Assess the importance of the Federal Government in the advancement of African American civil rights in the period from 1865 to 1992.
The period of 1865 to 1992 saw a huge development of African American civil rights, and it must be pointed out that the Federal Government played a central if ambivalent role in this, both obstructing and helping to attain as well as maintain civil rights for African Americans. One can argue that the lack of advancements in African American civil rights between 1877 and 1941 was due to lack of support from the Federal Government, and that due to its lack of intervention post Reconstruction, segregation and discrimination became apparent in both the South and the North. It seems that only when external pressures were introduced, such as that of Martin Luther King’s civil rights movement and the increasing violence in the South, the Federal Government acted upon the civil rights question. It is also the case that the three branches of the Federal Government rarely spoke with one voice, thus Congress often hindered more liberal Presidents who perhaps would have done more for the movement if given the chance. One therefore has to evaluate the three branches of the Government separately: Executive, Legislative and the Judiciary, as well as take into account the contextual factors which may have affected the actions of the Federal Government. It is apparent that the Federal Government played a vital role in the advancement of African American civil rights, though success was only achieved when the three branches worked together.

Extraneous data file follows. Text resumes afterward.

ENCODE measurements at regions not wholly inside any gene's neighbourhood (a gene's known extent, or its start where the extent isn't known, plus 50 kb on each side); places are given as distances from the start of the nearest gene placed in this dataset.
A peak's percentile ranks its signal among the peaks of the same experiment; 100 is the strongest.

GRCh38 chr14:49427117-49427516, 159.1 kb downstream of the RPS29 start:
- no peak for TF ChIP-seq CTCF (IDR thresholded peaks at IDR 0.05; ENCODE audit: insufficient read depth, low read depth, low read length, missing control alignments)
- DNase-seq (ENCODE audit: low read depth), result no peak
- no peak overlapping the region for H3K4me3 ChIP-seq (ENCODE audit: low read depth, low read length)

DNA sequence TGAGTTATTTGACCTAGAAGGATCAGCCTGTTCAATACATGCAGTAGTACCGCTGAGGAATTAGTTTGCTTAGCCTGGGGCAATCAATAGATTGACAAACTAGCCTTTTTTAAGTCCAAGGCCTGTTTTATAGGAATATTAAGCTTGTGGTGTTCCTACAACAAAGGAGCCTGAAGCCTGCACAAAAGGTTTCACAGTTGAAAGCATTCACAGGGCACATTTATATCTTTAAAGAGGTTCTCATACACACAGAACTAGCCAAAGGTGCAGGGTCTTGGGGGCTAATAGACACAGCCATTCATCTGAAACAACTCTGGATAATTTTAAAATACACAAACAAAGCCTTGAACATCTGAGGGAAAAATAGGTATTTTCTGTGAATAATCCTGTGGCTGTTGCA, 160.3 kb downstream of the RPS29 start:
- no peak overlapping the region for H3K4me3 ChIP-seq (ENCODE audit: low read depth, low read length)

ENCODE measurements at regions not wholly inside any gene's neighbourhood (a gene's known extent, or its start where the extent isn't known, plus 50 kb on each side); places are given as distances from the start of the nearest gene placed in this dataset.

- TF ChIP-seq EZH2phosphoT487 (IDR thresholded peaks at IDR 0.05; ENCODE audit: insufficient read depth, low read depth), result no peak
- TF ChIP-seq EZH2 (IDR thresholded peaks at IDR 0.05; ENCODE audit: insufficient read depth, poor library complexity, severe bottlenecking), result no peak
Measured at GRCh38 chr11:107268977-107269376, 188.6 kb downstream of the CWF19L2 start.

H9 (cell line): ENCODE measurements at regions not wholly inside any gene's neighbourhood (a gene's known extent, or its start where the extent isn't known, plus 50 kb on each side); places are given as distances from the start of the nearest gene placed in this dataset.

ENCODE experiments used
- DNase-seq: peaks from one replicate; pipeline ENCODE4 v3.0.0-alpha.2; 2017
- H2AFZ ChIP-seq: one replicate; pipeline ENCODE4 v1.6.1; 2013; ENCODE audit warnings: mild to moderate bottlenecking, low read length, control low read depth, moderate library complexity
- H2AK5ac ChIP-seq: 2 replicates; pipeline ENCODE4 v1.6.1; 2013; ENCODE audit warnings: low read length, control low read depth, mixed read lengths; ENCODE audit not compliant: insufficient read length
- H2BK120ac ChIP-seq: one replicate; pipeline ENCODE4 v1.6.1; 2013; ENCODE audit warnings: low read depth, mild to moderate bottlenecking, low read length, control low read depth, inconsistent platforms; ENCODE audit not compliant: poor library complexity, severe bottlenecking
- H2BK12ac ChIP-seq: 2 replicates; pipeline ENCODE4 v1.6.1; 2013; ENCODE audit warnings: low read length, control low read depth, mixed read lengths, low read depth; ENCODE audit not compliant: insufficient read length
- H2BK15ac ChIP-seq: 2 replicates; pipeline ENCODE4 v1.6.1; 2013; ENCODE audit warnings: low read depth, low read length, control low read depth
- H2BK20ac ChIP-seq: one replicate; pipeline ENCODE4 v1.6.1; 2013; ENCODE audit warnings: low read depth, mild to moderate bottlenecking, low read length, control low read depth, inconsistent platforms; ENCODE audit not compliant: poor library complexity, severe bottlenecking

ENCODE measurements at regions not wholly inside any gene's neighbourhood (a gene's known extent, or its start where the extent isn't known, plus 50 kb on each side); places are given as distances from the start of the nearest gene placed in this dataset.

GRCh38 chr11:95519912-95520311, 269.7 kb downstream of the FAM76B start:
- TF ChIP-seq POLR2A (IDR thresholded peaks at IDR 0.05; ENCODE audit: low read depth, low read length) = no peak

Although the Executive branch of the Federal Government is an important one, it can be said that overall, it hindered the advancement of African American civil rights, despite the efforts of some. It seems the case that even when Presidents were sympathetic to the movement, they were very much limited by their administration and circumstance. Presidents Grant and T. Roosevelt both supported the movement, with Grant promising to do his best to see former slaves achieve equal rights, and Roosevelt openly supporting the Progressive movement, they both failed to help; Grant’s presidency was dogged by financial scandals, which inevitably undermined his authority, while Roosevelt failed to directly address the civil rights question, although, he was criticised by white supremacists for holding meetings with Booker T. Washington. Similarly, Franklin D. Roosevelt also failed to do much for African Americans, despite being personally sympathetic. FDR claimed that he was preoccupied with “saving America” which paradoxically rendered him powerless in terms of civil rights, though this can be argued to be an irrational claim, as both Kennedy and Johnson managed to progress civil rights, together with “saving America”. However, one could argue that FDR’s New Deal did in fact advance economic and working rights of African Americans (especially by the establishment of the Fair Employment Practi...